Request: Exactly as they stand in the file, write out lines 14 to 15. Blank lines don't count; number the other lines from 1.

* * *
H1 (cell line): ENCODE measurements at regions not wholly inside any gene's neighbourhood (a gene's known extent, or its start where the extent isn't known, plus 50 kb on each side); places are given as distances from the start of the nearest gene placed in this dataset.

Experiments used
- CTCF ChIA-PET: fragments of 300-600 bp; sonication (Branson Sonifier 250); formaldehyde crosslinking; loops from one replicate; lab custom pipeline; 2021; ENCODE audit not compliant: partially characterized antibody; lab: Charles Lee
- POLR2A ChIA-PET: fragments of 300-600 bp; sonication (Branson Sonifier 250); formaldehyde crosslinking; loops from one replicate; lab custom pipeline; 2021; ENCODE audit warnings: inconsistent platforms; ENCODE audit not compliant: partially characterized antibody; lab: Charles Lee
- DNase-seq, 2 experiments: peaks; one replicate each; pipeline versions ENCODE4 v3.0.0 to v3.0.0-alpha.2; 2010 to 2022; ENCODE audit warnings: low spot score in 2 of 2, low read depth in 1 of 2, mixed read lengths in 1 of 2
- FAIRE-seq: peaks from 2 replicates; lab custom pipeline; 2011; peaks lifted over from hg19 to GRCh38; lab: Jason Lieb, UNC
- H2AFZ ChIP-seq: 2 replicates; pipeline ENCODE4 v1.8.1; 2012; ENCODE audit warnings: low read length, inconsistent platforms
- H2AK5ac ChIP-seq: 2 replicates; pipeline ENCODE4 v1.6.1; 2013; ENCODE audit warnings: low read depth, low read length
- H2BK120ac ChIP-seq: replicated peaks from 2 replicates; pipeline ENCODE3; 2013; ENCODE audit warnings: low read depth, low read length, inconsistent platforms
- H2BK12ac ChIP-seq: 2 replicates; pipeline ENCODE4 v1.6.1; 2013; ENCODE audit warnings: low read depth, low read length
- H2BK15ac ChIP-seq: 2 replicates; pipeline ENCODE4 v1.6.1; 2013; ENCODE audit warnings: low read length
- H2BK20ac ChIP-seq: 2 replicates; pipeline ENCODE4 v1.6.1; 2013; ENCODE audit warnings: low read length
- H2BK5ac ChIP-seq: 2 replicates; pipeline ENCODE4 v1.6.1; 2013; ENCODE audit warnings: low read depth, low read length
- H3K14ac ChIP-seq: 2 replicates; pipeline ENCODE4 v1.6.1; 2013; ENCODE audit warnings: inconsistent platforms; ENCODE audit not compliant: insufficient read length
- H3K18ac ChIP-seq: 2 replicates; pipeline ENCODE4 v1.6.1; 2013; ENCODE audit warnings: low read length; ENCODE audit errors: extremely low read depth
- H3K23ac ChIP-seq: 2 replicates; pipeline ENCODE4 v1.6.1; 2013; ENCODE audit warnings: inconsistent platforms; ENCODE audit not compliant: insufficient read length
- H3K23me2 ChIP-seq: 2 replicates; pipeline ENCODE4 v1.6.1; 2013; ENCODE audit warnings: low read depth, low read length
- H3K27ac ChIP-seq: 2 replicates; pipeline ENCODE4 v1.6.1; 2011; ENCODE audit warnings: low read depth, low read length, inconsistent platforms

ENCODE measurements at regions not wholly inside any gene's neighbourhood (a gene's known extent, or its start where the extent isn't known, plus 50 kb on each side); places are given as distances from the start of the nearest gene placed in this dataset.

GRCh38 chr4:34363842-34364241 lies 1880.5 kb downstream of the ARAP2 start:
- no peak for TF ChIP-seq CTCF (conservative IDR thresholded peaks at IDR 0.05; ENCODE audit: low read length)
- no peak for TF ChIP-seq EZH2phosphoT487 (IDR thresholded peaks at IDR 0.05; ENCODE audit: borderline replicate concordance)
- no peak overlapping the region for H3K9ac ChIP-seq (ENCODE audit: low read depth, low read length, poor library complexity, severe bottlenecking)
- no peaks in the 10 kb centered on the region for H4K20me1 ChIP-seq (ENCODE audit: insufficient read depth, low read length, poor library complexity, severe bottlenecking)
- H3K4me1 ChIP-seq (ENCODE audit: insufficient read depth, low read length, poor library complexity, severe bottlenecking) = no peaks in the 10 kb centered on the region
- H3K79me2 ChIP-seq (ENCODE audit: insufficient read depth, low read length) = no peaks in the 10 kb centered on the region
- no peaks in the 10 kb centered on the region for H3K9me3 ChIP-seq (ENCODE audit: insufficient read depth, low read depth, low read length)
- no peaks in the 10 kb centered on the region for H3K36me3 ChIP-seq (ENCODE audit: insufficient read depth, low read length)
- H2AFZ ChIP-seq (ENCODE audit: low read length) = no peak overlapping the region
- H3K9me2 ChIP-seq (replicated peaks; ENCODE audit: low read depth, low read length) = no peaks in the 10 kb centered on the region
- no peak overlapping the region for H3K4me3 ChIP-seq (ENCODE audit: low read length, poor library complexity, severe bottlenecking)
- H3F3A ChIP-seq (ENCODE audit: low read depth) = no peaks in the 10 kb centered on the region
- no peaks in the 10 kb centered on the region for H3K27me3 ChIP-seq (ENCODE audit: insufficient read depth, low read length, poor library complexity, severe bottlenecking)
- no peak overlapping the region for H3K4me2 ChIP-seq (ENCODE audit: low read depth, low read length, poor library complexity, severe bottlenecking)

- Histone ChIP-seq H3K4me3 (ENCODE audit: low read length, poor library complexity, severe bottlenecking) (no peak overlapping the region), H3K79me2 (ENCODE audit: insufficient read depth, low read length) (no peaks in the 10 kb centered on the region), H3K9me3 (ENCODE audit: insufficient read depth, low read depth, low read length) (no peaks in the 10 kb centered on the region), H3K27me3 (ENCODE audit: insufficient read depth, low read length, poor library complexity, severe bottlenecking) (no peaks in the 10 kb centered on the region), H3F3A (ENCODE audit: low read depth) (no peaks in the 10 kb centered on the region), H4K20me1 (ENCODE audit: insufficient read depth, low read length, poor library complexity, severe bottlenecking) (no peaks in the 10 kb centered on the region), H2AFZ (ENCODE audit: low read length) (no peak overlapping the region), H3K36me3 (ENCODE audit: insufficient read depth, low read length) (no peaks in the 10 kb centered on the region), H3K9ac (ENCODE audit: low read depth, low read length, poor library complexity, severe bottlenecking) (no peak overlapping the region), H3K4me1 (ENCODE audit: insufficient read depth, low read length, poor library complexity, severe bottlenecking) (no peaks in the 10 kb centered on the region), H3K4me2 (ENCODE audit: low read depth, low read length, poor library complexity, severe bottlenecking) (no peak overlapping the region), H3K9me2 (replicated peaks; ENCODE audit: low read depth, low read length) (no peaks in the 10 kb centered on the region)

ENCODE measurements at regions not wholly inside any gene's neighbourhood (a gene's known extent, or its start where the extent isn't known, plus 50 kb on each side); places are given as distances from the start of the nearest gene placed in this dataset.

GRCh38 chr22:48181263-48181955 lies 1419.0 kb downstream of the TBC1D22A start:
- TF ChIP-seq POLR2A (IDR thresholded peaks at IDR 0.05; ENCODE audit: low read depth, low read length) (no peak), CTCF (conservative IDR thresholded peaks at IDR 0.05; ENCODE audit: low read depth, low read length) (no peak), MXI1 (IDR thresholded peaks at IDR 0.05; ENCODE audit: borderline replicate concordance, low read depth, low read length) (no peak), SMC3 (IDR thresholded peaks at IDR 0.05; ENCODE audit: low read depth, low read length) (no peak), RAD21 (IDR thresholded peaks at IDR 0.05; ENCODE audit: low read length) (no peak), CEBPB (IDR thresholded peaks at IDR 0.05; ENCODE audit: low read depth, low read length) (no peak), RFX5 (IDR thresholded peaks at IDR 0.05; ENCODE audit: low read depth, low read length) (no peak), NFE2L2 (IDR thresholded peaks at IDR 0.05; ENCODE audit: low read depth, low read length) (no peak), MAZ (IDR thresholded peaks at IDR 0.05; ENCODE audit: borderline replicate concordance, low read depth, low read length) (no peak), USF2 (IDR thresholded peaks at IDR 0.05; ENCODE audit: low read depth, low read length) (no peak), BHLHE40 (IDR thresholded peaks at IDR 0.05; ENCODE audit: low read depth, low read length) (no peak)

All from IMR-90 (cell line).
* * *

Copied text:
- H3K14ac ChIP-seq: 2 replicates; pipeline ENCODE4 v1.6.1; 2013; ENCODE audit warnings: inconsistent platforms; ENCODE audit not compliant: insufficient read length
- H3K18ac ChIP-seq: 2 replicates; pipeline ENCODE4 v1.6.1; 2013; ENCODE audit warnings: low read length; ENCODE audit errors: extremely low read depth